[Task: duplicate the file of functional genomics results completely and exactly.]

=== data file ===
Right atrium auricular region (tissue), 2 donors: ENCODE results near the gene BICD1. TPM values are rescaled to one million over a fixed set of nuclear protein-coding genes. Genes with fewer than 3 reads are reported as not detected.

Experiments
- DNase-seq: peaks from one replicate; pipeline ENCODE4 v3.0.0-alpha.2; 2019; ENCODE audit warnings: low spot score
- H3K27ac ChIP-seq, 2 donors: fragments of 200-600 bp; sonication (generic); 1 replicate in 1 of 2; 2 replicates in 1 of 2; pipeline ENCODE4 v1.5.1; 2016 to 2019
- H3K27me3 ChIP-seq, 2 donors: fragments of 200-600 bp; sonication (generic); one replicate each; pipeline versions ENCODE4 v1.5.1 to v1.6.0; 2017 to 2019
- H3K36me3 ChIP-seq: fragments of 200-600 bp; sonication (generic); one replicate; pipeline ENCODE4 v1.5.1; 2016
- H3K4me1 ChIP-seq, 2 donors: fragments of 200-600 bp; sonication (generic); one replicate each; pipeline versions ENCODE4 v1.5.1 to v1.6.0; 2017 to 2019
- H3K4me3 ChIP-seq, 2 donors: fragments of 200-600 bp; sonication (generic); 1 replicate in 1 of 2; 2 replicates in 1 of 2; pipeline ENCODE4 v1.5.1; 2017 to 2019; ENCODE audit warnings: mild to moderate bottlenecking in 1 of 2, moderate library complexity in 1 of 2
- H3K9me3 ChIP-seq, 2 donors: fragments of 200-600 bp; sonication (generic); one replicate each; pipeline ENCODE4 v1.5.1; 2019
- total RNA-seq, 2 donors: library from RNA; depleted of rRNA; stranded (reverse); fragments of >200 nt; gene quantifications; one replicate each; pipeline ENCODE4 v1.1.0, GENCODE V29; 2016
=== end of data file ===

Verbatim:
Right atrium auricular region (tissue), 2 donors: ENCODE results near the gene BICD1. TPM values are rescaled to one million over a fixed set of nuclear protein-coding genes. Genes with fewer than 3 reads are reported as not detected.

Experiments
- DNase-seq: peaks from one replicate; pipeline ENCODE4 v3.0.0-alpha.2; 2019; ENCODE audit warnings: low spot score
- H3K27ac ChIP-seq, 2 donors: fragments of 200-600 bp; sonication (generic); 1 replicate in 1 of 2; 2 replicates in 1 of 2; pipeline ENCODE4 v1.5.1; 2016 to 2019
- H3K27me3 ChIP-seq, 2 donors: fragments of 200-600 bp; sonication (generic); one replicate each; pipeline versions ENCODE4 v1.5.1 to v1.6.0; 2017 to 2019
- H3K36me3 ChIP-seq: fragments of 200-600 bp; sonication (generic); one replicate; pipeline ENCODE4 v1.5.1; 2016
- H3K4me1 ChIP-seq, 2 donors: fragments of 200-600 bp; sonication (generic); one replicate each; pipeline versions ENCODE4 v1.5.1 to v1.6.0; 2017 to 2019
- H3K4me3 ChIP-seq, 2 donors: fragments of 200-600 bp; sonication (generic); 1 replicate in 1 of 2; 2 replicates in 1 of 2; pipeline ENCODE4 v1.5.1; 2017 to 2019; ENCODE audit warnings: mild to moderate bottlenecking in 1 of 2, moderate library complexity in 1 of 2
- H3K9me3 ChIP-seq, 2 donors: fragments of 200-600 bp; sonication (generic); one replicate each; pipeline ENCODE4 v1.5.1; 2019
- total RNA-seq, 2 donors: library from RNA; depleted of rRNA; stranded (reverse); fragments of >200 nt; gene quantifications; one replicate each; pipeline ENCODE4 v1.1.0, GENCODE V29; 2016